Only had a few lessons and had to give it up due to life commitments but now in a realistic position to start again.

I have always wanted to do this but it's a "holy grail" and I think it's easier to become a mason! :thumleft:
 
#4
datumhead said:
Cheers for the info............( no suitable smilie found)

Only had a few lessons and had to give it up due to life commitments but now in a realistic position to start again.

I have always wanted to do this but it's a "holy grail" and I think it's easier to become a mason! :thumleft:

Carry on with it if you can. It's fun.

But getting a job to pay the mortgage for you may well be the Holy Grail.

One other option once you do qualify is to get an instructors tick. The pay is shite but at least you are being paid a little bit and you are increasing your hours.

Although if its a Robbo R22, I'd rather walk. ;)

Bloody dangerous things.
 
#6
I couldn't agree more about the R22.

I was bought a go in an R22 as a birthday present, a couple of years after leaving the mob.

The 13yr old instructor took me out to the pan, didn't do anything at all regarding pre flight checks, and then just started it up and off we bally well went.
IT WAS TERRIFYING!!!, I've never felt so nervous in the air in all my life, I actually cut the 30 mins trip short and asked to return to the airfield as i was having no fun whatsoever.

A tedious RAF chum of mine, tried to explain why they were so dangerous, but I zoned him out, something about they were impossible to auto rotate in, can anybody elaborate?
 
#7
Agree on the R22 - I was offered a lift to a shoot once as I was running late and the owner offered to nip over and pick me up ("just find a field somewhere")...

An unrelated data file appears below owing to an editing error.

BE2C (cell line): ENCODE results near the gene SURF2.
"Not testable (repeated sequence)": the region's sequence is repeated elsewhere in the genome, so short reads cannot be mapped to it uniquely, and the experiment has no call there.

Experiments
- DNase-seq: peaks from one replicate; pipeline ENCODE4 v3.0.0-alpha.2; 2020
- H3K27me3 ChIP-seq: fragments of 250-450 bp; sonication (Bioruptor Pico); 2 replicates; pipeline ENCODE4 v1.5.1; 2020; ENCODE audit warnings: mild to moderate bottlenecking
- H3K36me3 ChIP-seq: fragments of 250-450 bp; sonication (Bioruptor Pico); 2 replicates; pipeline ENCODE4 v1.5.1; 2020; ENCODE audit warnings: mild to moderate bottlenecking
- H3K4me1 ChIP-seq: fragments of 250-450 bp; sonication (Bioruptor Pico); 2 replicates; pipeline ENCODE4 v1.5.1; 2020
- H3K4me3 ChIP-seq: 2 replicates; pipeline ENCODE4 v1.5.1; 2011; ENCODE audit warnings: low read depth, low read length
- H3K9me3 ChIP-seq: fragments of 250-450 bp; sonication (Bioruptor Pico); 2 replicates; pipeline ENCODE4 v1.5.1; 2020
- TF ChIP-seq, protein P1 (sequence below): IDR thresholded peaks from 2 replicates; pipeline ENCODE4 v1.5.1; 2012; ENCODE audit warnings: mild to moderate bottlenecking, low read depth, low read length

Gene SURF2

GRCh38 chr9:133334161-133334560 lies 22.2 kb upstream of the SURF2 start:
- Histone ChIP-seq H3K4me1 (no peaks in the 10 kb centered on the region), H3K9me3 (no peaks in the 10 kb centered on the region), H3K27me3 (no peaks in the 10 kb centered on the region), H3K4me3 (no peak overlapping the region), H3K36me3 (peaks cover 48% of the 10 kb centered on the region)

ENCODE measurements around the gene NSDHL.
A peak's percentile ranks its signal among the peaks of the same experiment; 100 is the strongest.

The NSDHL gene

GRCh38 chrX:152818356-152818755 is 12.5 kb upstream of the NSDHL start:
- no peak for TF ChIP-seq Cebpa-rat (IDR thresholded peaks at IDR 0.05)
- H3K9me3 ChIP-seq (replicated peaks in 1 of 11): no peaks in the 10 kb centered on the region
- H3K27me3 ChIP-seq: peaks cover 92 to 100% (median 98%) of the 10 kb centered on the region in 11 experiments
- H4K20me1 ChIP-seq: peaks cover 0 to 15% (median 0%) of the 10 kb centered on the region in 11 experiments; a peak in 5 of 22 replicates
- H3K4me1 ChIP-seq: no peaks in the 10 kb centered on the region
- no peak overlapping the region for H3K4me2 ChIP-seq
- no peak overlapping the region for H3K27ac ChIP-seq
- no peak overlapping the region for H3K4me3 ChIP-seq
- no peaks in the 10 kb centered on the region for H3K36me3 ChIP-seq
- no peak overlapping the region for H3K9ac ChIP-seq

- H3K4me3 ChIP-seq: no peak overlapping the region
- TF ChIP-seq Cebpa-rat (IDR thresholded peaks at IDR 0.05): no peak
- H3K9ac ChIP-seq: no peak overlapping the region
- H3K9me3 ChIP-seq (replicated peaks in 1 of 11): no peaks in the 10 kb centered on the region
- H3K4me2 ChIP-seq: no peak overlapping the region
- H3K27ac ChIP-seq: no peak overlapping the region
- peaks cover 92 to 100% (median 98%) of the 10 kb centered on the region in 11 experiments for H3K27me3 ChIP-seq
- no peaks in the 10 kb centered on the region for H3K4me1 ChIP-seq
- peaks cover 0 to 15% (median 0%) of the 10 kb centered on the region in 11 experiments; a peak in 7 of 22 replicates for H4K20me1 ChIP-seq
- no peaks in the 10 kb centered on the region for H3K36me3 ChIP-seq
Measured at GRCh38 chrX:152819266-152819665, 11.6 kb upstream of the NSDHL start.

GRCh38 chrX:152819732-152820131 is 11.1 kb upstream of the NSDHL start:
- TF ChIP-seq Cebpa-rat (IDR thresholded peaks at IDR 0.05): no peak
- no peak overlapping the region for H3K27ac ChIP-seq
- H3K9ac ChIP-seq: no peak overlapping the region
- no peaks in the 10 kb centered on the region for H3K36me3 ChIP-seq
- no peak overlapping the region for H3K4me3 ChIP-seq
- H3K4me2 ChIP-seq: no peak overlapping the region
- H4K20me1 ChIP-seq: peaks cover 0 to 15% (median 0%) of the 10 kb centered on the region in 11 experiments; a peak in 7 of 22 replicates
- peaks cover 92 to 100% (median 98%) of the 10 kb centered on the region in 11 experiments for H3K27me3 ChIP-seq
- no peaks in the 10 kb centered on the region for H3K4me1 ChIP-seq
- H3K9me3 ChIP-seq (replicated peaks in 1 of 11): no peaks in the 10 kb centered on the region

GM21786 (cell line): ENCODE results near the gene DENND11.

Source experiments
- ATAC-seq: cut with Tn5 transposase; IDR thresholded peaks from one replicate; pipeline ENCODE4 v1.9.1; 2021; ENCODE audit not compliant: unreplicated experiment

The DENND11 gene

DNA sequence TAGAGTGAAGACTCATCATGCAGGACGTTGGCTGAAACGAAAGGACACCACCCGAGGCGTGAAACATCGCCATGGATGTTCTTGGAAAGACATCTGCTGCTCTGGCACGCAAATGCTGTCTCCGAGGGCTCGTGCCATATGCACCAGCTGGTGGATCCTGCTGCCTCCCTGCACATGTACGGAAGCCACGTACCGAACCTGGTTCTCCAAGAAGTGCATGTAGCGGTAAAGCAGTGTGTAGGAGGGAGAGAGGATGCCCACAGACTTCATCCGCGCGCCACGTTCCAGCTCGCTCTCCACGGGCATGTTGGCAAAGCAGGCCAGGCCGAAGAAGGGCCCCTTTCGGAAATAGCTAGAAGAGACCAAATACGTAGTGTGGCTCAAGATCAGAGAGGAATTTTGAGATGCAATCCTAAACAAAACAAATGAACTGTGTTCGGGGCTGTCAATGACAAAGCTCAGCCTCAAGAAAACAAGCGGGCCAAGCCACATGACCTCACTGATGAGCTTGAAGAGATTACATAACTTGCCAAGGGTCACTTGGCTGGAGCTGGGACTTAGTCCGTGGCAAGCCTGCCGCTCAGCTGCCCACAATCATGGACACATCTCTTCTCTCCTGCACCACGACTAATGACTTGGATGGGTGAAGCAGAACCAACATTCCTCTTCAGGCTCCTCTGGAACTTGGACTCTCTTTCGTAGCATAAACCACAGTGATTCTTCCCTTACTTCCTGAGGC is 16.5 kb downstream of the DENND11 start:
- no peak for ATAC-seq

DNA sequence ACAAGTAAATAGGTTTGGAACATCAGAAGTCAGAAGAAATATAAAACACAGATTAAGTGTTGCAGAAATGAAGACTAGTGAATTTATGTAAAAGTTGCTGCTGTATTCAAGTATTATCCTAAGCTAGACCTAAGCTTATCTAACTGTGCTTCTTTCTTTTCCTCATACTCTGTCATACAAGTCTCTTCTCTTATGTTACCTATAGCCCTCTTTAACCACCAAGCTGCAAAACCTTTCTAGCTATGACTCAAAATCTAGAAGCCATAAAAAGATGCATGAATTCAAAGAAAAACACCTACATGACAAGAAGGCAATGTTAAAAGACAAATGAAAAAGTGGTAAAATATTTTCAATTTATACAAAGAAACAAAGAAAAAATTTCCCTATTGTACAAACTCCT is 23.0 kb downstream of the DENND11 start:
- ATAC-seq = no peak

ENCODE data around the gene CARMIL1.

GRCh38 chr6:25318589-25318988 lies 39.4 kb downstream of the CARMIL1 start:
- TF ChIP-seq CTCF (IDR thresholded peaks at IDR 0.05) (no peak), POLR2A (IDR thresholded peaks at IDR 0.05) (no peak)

Declined with thanks, and merely attempted to break the land speed record in a Trooper. Post shoot, he wound up the rubber band, attempts to do something all impressive and nearly plants the thing from 200 feet - seemed to be a bit short on puff
 
#8
Civvy_Shot, I'm not sure how much of that story had to do with the kn0b flying the thing. As for the R22, I wouldn't touch one with a barge pole either, but I do wonder if it's reputation stems from the type of character attracted to fly it rather than the machine itself.

Because of the low inertia of it's rotors there isn't much time to enter autorotation before the Nr decays below the irrecoverable. Therefore the pilot has to have his wits about him - something a student/brand, spanking new PPL(H) is a bit low on.
 
#10
There is a world shortage of helicopter pilots at the moment. We've just hired two pilots: one has 180 hours, the other 230. Total

They will be joining us on the North Sea when they finish their Puma training in a couple of months - joy.